Surprise! Bobby Heugel and Peter Jahnke Are Opening A 25‑Seat Bar In Downtown Houston
Bobby Heugel of Anvil Bar & Refuge, The Pastry War and other Houston bars just dropped a bombshell. With no preliminary announcements, he says he and Peter Jahnke are opening a bar called Tongue-Cut Sparrow, with a soft opening starting next week. Jahnke (a can-do kind of guy who has not only been an Anvil bartender but a butcher at Revival Market and Underbelly as well) will be general manager.
However, don’t go rushing over there yet. The bar is flat-out not available to anyone except family and close friends until Wednesday. At that point, Tongue-Cut Sparrow, which Heugel is calling “an ambitious formal cocktail bar and event space,” will be in soft-opening mode through the following Saturday. Of course, Super Bowl week in Houston certainly adds complications to the mix, so the official opening is on Wednesday, February 8.
There are only 25 seats in the bar. “We have a lot of people who have been supportive of us over the years and we really, really hope that they will understand that we can’t get everybody in at once,” said Heugel. To help control expectations yet accommodate people, half of the seats will be reserved and half will be first-come, first-served. To reserve a seat, call or text 713-321-8242.
If you were fortunate enough to attend the Japanese bar service at Anvil Bar & Refuge last Valentine’s Day, you essentially got a preview of what to expect from Tongue-Cut Sparrow. The cocktail focus is strictly classic and Heugel thinks the space is perfect for the concept. “Rather than retrofitting a space to fit what [the concept] is, this really is built around that type of service,” he said.
Also, don’t worry if you’re not dressed to the nines. “We will dress up for you, but we never expect our guests to dress up for us,” said Heugel on Facebook.
He elaborated by phone, “I don’t like dress codes in a city that has historically used dress codes to deter different minority groups from frequenting their bars. So, I’m opposed to dress codes in Houston. When we choose to not have dress codes, we’re saying that it’s not necessary for any bar and that de-legitimizes policies that are holding our city back.”
Sixteen classic cocktails, “done exceptionally well,” will be featured on the drink list. “We’ll have glassware that Houston has never seen, with accessories that we brought back from Japan. Every glass will be extremely frozen, with perfect ice from Alex [Gregg] at Ice Age,” says Heugel.
Attention to detail does not equal pretentious service. “Something that bars around the country are lacking is humility when it comes to service,” said Heugel. “By focusing on classics, we’re trying to remove the focus from ourselves and say that our goal is just to provide you a perfect drink and a space that focuses on service. We don’t need it to be our original cocktail. We don’t need to try and put the focus on us as bartenders. The focus is on you.”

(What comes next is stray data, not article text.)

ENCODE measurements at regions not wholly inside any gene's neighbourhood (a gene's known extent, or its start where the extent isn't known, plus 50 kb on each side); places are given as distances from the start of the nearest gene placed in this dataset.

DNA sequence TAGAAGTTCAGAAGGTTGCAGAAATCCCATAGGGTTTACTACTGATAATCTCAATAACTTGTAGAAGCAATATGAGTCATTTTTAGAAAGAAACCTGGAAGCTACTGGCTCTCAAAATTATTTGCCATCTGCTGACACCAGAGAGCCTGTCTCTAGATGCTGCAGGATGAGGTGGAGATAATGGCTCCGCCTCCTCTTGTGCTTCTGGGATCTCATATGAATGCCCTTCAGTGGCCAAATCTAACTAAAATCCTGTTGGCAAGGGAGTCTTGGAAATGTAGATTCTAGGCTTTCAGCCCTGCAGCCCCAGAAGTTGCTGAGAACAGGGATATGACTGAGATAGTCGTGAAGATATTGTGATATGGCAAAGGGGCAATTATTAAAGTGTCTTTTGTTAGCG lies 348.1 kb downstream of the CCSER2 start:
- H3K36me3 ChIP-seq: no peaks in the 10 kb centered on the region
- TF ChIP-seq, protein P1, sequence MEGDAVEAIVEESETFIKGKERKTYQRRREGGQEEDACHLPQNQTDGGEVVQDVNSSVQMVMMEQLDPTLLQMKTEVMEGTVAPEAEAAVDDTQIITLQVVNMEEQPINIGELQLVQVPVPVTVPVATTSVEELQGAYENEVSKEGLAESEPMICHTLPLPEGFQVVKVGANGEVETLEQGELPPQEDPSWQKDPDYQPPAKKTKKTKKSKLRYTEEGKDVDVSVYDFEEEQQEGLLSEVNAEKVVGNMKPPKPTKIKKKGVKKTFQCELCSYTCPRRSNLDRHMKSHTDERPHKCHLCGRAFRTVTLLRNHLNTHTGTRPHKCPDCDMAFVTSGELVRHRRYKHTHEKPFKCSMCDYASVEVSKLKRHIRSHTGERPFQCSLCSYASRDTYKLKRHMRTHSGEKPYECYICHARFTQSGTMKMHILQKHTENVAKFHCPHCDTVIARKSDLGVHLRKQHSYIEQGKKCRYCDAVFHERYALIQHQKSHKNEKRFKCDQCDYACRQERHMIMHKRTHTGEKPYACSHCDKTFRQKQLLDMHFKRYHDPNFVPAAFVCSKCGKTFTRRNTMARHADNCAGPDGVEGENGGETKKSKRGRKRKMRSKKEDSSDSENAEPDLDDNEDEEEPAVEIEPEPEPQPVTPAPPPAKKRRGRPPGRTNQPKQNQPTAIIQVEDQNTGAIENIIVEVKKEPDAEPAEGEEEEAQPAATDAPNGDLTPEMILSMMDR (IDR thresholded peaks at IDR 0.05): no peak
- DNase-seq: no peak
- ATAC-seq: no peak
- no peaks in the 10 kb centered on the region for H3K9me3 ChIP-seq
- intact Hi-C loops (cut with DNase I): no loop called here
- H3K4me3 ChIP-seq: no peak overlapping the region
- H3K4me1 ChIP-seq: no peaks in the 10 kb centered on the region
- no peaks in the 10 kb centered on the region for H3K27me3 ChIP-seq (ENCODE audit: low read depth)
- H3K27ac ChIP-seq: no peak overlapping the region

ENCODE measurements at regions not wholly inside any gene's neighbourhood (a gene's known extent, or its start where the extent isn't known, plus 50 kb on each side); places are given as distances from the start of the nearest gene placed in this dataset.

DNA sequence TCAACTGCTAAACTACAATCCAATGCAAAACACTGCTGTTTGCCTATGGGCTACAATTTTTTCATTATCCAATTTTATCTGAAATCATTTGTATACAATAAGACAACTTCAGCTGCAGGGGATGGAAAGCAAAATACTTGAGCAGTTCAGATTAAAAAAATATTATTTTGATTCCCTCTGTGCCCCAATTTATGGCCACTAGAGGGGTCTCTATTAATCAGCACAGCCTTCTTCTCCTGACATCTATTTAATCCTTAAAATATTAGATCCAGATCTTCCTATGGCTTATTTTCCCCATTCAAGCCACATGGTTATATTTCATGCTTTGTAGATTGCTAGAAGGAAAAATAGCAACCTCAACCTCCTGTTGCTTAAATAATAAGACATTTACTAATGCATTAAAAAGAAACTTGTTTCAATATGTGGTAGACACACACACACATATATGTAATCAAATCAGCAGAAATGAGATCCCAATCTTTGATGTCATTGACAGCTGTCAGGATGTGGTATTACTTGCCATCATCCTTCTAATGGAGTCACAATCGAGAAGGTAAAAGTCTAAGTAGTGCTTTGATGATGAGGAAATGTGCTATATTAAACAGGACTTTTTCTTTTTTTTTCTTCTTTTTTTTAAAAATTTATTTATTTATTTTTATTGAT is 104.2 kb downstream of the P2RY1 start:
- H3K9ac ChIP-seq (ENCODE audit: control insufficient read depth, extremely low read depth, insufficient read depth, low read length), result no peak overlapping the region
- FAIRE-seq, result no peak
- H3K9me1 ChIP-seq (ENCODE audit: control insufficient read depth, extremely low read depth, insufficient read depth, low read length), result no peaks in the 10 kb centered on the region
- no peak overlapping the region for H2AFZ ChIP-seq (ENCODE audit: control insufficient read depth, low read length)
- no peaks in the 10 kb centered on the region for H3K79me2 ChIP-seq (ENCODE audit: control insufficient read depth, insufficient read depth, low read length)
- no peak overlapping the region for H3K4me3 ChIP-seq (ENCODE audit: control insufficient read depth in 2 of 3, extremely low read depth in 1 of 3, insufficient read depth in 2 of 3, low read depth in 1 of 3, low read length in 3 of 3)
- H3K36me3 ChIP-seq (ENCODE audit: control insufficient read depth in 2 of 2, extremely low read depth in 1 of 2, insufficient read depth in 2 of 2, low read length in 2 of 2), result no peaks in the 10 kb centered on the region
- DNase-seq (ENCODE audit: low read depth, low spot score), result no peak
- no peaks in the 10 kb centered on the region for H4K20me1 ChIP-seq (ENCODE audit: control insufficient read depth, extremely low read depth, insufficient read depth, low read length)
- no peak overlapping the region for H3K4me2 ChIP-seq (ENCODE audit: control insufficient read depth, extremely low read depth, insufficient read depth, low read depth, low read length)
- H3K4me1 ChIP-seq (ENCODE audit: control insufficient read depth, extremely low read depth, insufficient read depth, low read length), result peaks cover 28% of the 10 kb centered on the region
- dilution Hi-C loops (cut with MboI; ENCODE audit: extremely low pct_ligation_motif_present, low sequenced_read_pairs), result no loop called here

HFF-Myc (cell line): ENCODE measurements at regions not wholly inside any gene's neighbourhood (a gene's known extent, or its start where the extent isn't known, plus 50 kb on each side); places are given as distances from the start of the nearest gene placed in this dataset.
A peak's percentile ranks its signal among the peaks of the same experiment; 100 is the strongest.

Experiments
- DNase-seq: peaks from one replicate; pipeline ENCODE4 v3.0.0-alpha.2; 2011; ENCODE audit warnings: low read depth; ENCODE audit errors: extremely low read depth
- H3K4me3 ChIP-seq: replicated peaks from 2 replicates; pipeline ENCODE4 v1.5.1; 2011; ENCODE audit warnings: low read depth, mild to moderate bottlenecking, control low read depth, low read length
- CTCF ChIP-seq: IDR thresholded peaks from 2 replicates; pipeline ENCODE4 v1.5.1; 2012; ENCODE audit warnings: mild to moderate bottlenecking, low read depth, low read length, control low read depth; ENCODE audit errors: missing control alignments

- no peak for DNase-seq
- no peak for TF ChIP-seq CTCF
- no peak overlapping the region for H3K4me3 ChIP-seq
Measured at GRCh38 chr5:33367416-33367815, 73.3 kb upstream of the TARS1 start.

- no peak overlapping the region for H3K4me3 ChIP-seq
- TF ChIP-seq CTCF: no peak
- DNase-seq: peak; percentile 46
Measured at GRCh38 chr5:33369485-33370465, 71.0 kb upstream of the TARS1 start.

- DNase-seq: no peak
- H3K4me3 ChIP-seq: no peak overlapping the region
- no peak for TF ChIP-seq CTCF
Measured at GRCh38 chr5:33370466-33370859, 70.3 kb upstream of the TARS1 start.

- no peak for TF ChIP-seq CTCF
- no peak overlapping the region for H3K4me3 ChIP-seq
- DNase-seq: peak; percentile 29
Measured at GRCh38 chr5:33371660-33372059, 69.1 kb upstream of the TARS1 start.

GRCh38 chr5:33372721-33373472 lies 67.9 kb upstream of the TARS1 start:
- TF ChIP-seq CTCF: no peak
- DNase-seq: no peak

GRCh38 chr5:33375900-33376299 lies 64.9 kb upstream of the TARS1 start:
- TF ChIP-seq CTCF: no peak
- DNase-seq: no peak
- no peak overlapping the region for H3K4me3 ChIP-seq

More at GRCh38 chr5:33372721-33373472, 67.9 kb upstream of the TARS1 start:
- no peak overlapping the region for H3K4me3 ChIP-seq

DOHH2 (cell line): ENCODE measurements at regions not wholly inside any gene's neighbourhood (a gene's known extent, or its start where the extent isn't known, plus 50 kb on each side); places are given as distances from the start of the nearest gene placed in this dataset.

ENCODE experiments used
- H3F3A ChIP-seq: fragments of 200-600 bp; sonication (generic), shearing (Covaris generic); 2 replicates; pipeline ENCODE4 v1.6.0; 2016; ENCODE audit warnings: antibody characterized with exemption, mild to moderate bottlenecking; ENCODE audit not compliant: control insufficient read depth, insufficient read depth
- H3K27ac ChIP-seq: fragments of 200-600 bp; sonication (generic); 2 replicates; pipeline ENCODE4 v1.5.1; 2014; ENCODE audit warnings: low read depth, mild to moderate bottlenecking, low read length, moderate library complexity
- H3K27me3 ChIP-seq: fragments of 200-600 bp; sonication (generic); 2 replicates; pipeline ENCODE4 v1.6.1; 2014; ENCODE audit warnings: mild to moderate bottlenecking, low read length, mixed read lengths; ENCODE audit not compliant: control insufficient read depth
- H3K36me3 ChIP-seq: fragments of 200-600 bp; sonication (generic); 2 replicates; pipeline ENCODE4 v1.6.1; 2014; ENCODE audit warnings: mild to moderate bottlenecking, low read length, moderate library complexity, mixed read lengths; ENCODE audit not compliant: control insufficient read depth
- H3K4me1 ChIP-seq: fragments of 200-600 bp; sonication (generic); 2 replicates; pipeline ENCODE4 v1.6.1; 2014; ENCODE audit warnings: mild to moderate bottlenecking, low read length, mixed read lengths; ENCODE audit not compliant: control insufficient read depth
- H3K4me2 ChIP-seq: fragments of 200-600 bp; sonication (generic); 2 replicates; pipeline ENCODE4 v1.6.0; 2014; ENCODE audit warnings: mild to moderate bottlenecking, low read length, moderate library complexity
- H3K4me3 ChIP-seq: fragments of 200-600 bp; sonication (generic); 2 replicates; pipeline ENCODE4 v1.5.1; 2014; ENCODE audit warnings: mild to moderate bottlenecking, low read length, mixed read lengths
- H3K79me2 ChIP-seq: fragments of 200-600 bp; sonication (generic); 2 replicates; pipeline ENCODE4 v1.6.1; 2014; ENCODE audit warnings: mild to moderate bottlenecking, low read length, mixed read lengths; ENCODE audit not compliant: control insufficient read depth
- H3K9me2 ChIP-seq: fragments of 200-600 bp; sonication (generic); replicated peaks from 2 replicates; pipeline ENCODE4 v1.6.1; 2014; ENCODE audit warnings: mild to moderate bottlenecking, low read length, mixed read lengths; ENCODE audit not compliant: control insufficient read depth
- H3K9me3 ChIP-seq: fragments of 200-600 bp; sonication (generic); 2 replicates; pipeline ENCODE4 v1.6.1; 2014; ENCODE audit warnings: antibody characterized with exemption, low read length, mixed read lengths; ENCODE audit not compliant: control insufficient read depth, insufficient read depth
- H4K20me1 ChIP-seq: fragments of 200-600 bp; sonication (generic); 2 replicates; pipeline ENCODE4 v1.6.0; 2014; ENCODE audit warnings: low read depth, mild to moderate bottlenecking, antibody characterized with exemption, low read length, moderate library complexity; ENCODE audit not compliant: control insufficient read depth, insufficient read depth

There will be no food at Tongue-Cut Sparrow but there will be complimentary bar snacks. (The truly ravenous might consider stopping in at The Pastry War before or afterward for some excellent pork tamales.)
For those not in the mood for cocktails (we don’t understand, but okay), the bar will also have “classic styles from France for wine and local offerings for beer,” according to Heugel. Some very nice Champagne will also be on-hand for those who want to celebrate special occasions like job promotions, anniversaries and birthdays.
Despite the nature of the space, don’t call it a speakeasy. As quoted in a press release, Heugel asserts, “Speakeasies didn’t have Instagram accounts, and it isn’t 1928.”
Wondering about the significance of the name? We were, too. It is that of a Japanese fairy tale, which you can read online. To make a short story shorter, it’s about the importance of grace and hospitality—and how some people get exactly what they deserve based on their actions towards others.
Tongue-Cut Sparrow will be open Wednesdays from 4 p.m. to midnight and Thursdays through Saturday from 4 p.m. to 2 a.m. It’s also available for private events seven days a week. Email for more information.
Phaedra Cook has written about Houston’s restaurant and bar scene since 2010. She was a regular contributor to My Table magazine (now closed) and was the lead restaurant critic for the Houston Press for two years, eventually being promoted to food editor. Cook founded Houston Food Finder in November 2016 and has been its editor and publisher ever since.